Ted Lowery on a decision highlighting the need for adjudicators to disclose relevant prior connections
Newcastle United Football Company Ltd vs The Football Association Premier League Ltd and Others  EWHC 349 (Comm)
Before His Honour Judge Pelling QC
In the London Circuit Commercial Court
Judgment delivered 24 February 2021
By a decision letter dated 12 June 2020 the Football Association Premier League Ltd (PLL) advised Newcastle United Football Company (NUFC) that if the club was purchased by the Saudi Arabian Public Investment Fund, where the latter was state owned, then in accordance with section A of PLL’s rules, the Kingdom of Saudi Arabia would become a director of NUFC. NUFC challenged this decision and commenced arbitration pursuant to the PLL’s arbitration code. On 9 October the arbitrators nominated by NUFC and PLL jointly appointed Michael Beloff QC as chairman.
On 23 October 2020 PLL notified NUFC that over the last three years its solicitors had been involved in 12 arbitrations in which Mr Beloff had been an arbitrator (including three in which he had been nominated by PLL’s solicitors) and that more than two years previously Mr Beloff had advised PLL on four occasions, including in March 2017 in relation to section F of the PLL’s rules, which concerned director disqualification. Relying on this disclosure, NUFC invited Mr Beloff to recuse himself but on 25 October he declined to do so.
On 28 October Mr Beloff exchanged emails with PLL’s solicitors that primarily concerned locating the March 2017 advice but included an enquiry as to whether PLL thought he should stand down. At Mr Beloff’s request, these exchanges were provided to NUFC on 29 October. On 2 November 2020 PLL indicated that it was not prepared to disclose the March 2017 advice.
On 4 November 2020 NUFC applied to the court to remove Mr Beloff under section 24 of the Arbitration Act 1996 on the grounds that there were justifiable doubts as to his impartiality, where Mr Beloff had: (i) previously been retained by PLL to advise on overlapping issues under the PLL rules; (ii) previously been appointed on three occasions by PLL’s solicitors; (iii) initially failed to disclose these matters; and, (iv) engaged in private communications with PLL’s solicitors on 28 October.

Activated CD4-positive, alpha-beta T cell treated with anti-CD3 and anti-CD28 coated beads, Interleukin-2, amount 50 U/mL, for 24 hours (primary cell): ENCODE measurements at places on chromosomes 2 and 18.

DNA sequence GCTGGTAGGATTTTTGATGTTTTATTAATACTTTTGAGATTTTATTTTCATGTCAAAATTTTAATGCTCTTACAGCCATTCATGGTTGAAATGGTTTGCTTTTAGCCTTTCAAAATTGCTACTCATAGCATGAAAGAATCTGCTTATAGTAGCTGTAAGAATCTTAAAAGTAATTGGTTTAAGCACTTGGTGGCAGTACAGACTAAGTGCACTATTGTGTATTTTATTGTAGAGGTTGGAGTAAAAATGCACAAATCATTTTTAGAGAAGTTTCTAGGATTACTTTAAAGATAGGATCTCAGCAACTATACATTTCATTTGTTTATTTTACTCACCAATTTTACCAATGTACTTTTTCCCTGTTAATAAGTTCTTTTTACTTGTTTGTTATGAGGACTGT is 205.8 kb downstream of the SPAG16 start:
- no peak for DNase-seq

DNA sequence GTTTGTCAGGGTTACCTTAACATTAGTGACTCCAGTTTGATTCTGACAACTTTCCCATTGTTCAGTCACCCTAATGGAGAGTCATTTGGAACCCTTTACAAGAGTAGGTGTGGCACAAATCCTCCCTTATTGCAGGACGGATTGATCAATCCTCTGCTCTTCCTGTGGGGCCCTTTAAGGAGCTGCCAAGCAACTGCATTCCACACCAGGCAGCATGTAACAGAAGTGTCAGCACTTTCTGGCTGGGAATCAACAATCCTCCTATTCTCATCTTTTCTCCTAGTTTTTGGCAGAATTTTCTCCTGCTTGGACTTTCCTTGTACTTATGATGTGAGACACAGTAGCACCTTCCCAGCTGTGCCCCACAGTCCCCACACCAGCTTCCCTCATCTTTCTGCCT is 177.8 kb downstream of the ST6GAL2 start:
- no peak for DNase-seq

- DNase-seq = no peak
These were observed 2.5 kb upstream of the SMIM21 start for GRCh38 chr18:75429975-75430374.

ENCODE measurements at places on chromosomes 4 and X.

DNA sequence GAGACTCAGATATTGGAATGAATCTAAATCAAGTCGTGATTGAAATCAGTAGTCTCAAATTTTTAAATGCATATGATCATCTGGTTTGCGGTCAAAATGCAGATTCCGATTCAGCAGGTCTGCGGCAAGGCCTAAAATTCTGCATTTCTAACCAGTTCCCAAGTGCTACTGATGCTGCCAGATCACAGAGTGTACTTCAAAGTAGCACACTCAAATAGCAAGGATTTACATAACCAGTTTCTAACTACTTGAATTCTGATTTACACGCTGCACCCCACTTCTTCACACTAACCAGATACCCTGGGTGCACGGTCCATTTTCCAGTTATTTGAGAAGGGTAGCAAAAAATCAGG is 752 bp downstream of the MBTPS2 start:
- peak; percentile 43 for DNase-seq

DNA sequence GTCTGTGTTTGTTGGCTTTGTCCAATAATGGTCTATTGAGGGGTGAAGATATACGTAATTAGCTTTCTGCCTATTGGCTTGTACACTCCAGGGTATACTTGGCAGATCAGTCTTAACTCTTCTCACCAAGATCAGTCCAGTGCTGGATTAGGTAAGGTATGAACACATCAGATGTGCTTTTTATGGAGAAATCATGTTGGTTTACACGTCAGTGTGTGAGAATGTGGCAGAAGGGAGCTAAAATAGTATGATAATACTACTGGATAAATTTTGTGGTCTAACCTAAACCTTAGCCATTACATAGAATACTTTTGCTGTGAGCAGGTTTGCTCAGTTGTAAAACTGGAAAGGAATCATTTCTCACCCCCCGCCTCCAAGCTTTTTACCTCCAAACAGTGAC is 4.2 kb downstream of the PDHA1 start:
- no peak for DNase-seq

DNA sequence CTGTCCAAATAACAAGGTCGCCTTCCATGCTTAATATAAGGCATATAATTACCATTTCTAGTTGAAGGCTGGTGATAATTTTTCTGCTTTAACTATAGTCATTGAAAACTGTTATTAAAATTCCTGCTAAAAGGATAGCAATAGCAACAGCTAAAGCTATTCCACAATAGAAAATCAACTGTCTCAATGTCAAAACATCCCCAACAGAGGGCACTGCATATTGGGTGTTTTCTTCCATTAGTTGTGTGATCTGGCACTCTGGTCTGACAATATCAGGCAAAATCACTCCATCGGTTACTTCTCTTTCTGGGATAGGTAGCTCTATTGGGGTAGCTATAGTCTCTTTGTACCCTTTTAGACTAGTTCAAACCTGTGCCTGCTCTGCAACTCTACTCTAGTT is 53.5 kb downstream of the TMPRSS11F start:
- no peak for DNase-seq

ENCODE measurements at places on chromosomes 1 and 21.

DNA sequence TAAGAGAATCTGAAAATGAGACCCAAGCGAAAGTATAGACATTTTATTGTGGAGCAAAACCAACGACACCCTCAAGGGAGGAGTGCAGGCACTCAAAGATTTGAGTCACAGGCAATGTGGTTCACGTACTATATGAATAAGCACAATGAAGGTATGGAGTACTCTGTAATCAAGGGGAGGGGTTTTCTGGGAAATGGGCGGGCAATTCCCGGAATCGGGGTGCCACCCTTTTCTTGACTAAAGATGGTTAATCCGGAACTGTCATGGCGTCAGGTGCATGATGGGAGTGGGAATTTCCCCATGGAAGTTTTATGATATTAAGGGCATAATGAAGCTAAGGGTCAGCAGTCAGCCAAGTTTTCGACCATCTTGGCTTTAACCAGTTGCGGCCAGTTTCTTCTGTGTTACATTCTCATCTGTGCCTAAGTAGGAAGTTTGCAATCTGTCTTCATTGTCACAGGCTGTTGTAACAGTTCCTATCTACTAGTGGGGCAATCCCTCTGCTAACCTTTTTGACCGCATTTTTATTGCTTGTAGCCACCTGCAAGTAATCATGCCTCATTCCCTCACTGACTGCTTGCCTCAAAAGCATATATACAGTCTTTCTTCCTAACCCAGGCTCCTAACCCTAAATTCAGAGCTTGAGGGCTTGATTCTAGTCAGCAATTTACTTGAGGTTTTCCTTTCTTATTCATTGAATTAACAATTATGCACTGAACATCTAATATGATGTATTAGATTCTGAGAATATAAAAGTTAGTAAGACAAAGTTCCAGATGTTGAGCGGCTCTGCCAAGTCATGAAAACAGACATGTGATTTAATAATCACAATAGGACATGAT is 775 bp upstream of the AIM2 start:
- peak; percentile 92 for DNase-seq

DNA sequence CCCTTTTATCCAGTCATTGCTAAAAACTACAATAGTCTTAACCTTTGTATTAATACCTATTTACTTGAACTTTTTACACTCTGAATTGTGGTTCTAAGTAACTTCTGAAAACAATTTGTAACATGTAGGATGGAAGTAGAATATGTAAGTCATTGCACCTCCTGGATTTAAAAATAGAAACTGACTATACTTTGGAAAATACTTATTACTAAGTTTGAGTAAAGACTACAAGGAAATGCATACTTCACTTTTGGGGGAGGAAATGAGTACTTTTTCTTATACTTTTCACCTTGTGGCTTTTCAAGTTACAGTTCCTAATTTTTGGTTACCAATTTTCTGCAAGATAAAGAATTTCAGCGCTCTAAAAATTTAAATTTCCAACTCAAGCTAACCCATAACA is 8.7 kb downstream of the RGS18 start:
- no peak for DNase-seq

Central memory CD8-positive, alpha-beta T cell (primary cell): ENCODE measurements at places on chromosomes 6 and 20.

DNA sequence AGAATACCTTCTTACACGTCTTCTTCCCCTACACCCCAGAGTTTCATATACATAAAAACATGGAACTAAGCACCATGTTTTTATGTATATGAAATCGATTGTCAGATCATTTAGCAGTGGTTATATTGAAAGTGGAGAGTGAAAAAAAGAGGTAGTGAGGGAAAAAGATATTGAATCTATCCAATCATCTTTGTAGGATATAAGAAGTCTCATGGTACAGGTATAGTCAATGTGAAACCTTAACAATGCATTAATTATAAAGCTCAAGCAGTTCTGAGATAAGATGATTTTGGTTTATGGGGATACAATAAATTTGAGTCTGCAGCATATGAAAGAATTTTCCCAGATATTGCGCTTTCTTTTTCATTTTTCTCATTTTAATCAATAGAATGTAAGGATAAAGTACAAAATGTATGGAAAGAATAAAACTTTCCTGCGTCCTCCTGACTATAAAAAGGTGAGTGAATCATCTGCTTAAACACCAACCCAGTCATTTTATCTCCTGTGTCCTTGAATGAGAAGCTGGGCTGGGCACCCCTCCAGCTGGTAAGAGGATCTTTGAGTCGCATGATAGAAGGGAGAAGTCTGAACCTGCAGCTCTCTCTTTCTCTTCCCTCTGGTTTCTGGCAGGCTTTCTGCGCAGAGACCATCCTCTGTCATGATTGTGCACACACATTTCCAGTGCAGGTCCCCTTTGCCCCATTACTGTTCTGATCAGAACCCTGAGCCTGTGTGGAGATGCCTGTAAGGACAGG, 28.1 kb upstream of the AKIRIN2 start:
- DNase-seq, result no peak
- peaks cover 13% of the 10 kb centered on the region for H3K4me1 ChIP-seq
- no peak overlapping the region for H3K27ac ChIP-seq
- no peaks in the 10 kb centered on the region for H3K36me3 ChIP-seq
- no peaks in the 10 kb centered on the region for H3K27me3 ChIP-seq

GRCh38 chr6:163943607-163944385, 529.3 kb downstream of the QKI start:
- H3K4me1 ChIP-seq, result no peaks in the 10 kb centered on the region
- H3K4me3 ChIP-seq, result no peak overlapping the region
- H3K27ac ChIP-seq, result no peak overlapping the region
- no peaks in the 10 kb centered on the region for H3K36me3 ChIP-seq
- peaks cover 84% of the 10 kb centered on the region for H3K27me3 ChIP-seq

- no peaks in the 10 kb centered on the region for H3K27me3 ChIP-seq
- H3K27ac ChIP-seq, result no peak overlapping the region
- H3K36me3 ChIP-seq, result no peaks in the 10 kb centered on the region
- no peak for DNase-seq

PLL opposed the application, contending that: (i) the March 2017 advice concerning section F did not relate to any of the issues in the present arbitration; (ii) Mr Beloff had been appointed chairman by his fellow arbitrators and not by PLL’s solicitors; (iii) he was not dependent for his income on appointments by PLL’s solicitors which were not in excess of IBA guidelines; and, (iv) the exchanges on 28 October were not in breach of IBA guidelines and would not create a real possibility of bias.
Was the test for apparent bias satisfied?
The judge found that there was no overlap as the present arbitration was to focus on section A of the PPL rules and the March 2017 advice was unlikely to have touched upon section A issues. He acknowledged that while it would have been helpful to see the March 2017 advice, no adverse inference should be drawn from PLL’s refusal to waive privilege and there was no evidence to suggest that either PLL’s solicitors or Mr Beloff would have misrepresented the contents of the advice.
As to the other arbitral appointments, the judge thought that a fair-minded and informed observer would not infer a real risk of bias given the small pool of suitably experienced sports arbitrators.
Regarding the 28 October exchanges, the judge observed that as the emails were concerned with obtaining privileged information, Mr Beloff could not be criticised for not copying these emails to NUFC. Mr Beloff’s unilateral enquiry to PLL about standing down had been an error of judgment but could be explained by the pressure of time and was mitigated by Mr Beloff’s request that all emails should be disclosed to NUFC. This did not amount to evidence of a real risk of bias.
Finally, looking at things in the round, given Mr Beloff’s limited income from historic and future PLL work, and applying the IBA guidelines, the judge decided that a fair-minded and informed observer would not conclude there was a risk of bias.
The decision in this case has some parallels with construction adjudication, where adjudicators who have good reputations may be repeatedly nominated by law firms and will often also act as consultants or expert witnesses within a relatively small circle of practitioners.
Each case will turn on its own facts but this judgment reinforces the need for adjudicators to make full and early disclosure of previous connections with their nominating solicitors and clients and for the other party to study this information closely and promptly come to a view as to whether or not the nomination is to be opposed on grounds of apparent bias.
Ted Lowery is a partner in Fenwick Ellio